The retrospective design introduces potential recall bias. However, as a comprehensive cohort study with extremely high response rates, the data provide a unique insight into men's perceptions of risk factors compared with clinical markers of their disease. Ethnicity was not investigated as an independent variable due to the homogeneity of the sample.

A PSA threshold of above 40 ng/mL was applied in this study for patients presenting with non-metastatic disease. This is in keeping with the ongoing STAMPEDE study [19] and was selected to provide a focus on the patient group with very high risk disease [25]. In our study, this very high risk non-metastatic group is not separated from those with metastatic disease. It may be prudent in a future larger study to focus on patients with high risk non-metastatic and metastatic disease as distinct subgroups.

Perceived risk appeared to be influenced primarily by experiential factors (i.e. knowing someone with prostate cancer) rather than an objective assessment of risk. Previously, Montgomery etal. [10] found no significant relationship between men having a friend with prostate cancer and increased risk perception. This contrasting finding may reflect the smaller numbers of men in the Montgomery etal. study, as well as the differing methodology. Our study asked patients to reflect on how they perceived their risk prior to diagnosis whereas Mongomery etal.'s study in the USA asked men without a diagnosis to state how at-risk they felt. Previous studies on PSA uptake have sought to determine the efficacy of population-based testing on survival, rather than examining the characteristics of those who seek such tests [26].

Objective clinical risk factors are missing from men's risk perceptions. If men perceive their risk to be high they are more likely to report to the GP and request a PSA test. This presents an inequity, as men base their judgement to seek a PSA test on the presence of urinary symptoms, knowing someone with prostate cancer and relative affluence. When making a decision regarding the suitability of a PSA test, clinicians should discuss with patients the known risk factors (age, heredity, ethnicity) but also be cognizant of the factors that contribute to men's own risk perceptions. Men at relatively higher risk can thereby be targeted for a test, while recognizing the role that risk perceptions play in symptom interpretation and attendance at the GP.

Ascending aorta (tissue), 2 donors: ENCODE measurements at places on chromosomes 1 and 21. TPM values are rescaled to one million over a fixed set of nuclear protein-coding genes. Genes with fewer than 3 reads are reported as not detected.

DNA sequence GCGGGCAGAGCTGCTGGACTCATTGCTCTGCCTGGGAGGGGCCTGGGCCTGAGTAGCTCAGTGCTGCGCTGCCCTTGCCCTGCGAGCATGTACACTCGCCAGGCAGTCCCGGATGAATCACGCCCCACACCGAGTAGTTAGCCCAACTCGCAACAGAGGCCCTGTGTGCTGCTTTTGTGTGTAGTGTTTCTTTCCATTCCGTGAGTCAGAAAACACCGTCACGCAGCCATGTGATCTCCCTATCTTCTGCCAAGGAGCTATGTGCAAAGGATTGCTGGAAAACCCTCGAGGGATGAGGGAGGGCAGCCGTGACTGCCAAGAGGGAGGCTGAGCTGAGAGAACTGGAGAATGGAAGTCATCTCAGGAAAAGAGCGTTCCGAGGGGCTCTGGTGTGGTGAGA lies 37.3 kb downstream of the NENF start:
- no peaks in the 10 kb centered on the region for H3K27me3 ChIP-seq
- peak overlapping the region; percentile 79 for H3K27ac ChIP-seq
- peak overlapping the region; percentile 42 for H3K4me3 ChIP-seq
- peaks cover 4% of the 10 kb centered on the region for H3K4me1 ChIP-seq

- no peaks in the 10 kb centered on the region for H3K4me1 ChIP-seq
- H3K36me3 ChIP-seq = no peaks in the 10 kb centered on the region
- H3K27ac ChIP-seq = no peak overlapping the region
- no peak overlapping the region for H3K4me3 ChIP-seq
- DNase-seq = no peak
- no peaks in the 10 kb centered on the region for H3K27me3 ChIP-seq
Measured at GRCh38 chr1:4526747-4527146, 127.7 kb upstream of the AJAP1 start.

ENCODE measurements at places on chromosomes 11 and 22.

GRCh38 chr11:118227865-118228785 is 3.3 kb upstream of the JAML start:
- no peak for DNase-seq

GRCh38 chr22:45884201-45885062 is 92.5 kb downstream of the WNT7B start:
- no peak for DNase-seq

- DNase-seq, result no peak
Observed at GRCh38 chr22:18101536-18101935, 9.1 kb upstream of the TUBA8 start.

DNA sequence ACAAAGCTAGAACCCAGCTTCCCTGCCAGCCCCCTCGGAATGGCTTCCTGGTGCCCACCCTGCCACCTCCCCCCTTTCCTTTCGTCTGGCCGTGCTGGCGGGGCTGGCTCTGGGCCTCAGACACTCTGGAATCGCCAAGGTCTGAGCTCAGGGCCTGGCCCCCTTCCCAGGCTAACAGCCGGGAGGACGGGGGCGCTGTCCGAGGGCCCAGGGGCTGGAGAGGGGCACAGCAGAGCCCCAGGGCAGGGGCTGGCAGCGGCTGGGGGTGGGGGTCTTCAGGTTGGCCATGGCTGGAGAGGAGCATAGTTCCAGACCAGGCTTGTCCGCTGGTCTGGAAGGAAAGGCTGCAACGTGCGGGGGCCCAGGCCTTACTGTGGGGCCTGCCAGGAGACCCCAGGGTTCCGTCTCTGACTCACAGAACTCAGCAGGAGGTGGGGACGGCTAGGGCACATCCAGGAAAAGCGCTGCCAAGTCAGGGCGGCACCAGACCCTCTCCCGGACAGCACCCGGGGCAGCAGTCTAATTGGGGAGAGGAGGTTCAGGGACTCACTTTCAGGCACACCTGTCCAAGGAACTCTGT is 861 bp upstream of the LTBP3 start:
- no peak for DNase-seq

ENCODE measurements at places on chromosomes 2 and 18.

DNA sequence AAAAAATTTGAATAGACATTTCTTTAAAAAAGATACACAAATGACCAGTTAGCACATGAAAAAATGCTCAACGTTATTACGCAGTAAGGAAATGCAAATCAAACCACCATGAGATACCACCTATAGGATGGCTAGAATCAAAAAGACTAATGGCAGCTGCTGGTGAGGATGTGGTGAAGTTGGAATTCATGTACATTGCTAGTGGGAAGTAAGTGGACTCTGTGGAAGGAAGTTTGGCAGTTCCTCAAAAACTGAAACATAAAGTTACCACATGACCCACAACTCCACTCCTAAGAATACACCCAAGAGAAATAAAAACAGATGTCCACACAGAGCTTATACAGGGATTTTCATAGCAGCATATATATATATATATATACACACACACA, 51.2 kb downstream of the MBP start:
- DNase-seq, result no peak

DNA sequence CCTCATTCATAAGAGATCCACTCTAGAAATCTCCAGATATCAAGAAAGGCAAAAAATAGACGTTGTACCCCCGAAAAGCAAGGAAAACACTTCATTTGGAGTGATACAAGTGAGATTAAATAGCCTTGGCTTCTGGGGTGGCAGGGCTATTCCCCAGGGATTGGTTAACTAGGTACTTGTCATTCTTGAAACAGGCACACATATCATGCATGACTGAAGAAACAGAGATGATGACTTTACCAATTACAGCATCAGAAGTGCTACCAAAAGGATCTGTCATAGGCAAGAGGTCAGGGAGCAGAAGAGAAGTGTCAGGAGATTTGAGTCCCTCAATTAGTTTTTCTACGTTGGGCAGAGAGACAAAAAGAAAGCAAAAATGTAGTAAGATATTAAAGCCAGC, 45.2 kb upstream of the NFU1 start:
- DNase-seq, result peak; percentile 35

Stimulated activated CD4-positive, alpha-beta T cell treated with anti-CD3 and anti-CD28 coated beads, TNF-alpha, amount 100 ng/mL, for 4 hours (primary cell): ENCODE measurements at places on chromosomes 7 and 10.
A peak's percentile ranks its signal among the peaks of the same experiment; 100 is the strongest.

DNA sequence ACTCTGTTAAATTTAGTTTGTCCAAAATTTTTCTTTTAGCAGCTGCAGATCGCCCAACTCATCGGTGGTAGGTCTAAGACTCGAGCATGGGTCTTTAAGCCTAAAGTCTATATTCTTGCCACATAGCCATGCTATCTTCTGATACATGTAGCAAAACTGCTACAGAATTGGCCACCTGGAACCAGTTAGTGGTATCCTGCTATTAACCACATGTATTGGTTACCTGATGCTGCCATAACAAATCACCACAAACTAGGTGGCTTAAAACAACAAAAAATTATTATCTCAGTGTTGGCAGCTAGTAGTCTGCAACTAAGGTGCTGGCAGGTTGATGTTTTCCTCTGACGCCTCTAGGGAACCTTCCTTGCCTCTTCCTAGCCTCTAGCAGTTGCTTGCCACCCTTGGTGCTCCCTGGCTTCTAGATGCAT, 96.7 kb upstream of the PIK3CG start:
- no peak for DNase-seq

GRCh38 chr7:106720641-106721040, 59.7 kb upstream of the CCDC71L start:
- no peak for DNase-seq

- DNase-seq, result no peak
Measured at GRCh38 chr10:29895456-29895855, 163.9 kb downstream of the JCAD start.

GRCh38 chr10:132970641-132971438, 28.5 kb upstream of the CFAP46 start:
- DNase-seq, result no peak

Conclusions and Clinical Implications

Men request PSA tests on the basis of their perceptions of risk. These risk perceptions are likely to be influenced by having previous knowledge of the disease and knowing someone who has been diagnosed as well as concerns about urinary symptoms. These findings reinforce the need to target prostate cancer education in ways that match men's social experiences. Men who would be classed as ‘at risk’, due to family history for example, may not present if they are not experiencing symptoms. In a future study, it would be interesting to explore the use of a ‘risk-calculator’ tool, to examine the relationship between clinical and demographic variables (such as PSA, family history and ethnicity) and patient-reported risk appraisals.

Since the significance of survival benefit resulting from population-based screening for prostate cancer remains unclear [23, 27, 28], men most likely to develop disease should be encouraged to be aware of their level of risk. These data suggest that an important source of education exists at the social level (friends, family and colleagues); such networks could be utilized to increase risk-stratified testing. These creative approaches to health promotion are likely to be of most significance for men in diverse social contexts, including those with complex combinations of risk such as ethnicity, deprivation and access to healthcare. GPs should be aware that clinical risk variables play only a small role in the reasons why men present to their GP.


This study was funded by the Prostate Cancer Charity Scotland, who had no role in the conduct of the study. Thanks to pathology colleagues, Fiona Winslow for the clinical data and Aileen Ireland and Angela Ironside for administrative support.

Conflict of Interest

None declared.